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US Steel expects idled blast furnaces to remain offline in 2020

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US Steel expects idled blast furnaces to remain offline in 2020

Pittsburgh — Despite offering a more positive outlook for flat-rolled steel demand in 2020, US Steel expects to keep all of its idled blast furnaces offline through the reminder of the year, CEO David Burritt said Friday.

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US Steel in late 2019 announced plans to indefinitely idle the hot-end operations at its Great Lakes Works in Michigan in April. The company also last year idled a blast furnace at its Gary Works in Indiana and a furnace at its European operation in Kosice, Slovakia.

The first quarter of 2020 is expected to be the trough for the year in terms of demand and pricing, CFO Christine Breves said Friday during the Pittsburgh-based flat-rolled and tubular steel producer's fourth quarter conference call.

US Steel's mining operations are expected to face typical seasonal headwinds in Q1 due to winter weather, and steel shipments are also expected to be lower in the company's flat-rolled and European divisions on a sequential basis, Breves said.

US Steel's flat-rolled steel shipments totaled 2.52 million st in Q4, down from 2.73 million st in Q4 2018, while Q4 shipments in the European division totaled 757,000 st, down from 1.07 million st in the year-ago quarter.

Looking ahead to 2020, US Steel expects its flat-rolled steel shipments to third parties to total 10 million st for the year. The company has a 48-day outage planned at the #4 blast furnace at its Gary Works in Indiana beginning in April and will build inventory ahead of this, Breves said.

Current lead times for flat-rolled products have extended to 5.6 weeks, representing an increase of two weeks compared with the same period last year and the company's melt backlog remains healthy, pointing to stronger demand, Burritt said. He added that reported service center inventories are at the lowest level since 2014.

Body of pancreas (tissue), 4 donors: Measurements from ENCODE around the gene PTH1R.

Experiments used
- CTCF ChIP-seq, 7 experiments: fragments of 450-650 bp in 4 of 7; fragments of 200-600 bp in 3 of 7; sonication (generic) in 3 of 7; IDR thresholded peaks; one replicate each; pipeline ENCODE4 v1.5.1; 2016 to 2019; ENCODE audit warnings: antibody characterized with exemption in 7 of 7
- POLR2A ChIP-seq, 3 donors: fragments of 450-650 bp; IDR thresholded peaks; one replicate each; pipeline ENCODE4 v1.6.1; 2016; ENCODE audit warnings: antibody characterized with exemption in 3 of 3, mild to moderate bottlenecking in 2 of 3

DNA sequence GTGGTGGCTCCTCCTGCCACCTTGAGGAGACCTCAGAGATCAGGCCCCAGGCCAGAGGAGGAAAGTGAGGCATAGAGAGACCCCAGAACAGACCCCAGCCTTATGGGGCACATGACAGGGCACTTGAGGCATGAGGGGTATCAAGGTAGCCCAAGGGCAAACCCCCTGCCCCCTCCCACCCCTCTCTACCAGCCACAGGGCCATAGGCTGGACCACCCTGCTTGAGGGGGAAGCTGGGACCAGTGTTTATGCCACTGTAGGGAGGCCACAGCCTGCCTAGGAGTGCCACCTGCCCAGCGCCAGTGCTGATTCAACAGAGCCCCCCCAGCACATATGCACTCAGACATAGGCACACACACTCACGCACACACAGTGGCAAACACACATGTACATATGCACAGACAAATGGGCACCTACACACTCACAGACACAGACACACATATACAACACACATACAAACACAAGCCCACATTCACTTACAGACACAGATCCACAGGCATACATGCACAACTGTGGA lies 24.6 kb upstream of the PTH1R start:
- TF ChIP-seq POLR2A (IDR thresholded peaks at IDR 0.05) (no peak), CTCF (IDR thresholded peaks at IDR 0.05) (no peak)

"We are confident in our view that the market has hit bottom," he said. "Our flat-rolled order book is healthy and customer interaction suggest demand should be solid. We are particularly optimistic about construction activity, which has shown strong demand in typically weak seasonal periods. The automotive market remains strong as inventory levels enter the year-low and recent industry publications suggest build schedules should increase in 2020."

US Steel recorded a net loss of $680 million in Q4 on sales of $2.82 billion. This compares with net income of $592 million on sales of $3.69 billion in the year-ago quarter. The most recent quarter included $567 million in restructuring charges, US Steel said. During Q4, US Steel completed its acquisition of 49.9% of electric-are furnace steelmaker Big River Steel.

Big River Steel expects their full-year 2020 depreciation and amortization expense and net interest costs to be approximately $150 million and approximately $95 million, respectively, US Steel reported.

Overall, US Steel reported a $642 million net loss for full-year 2019, down from net profit of $1.12 billion in 2018.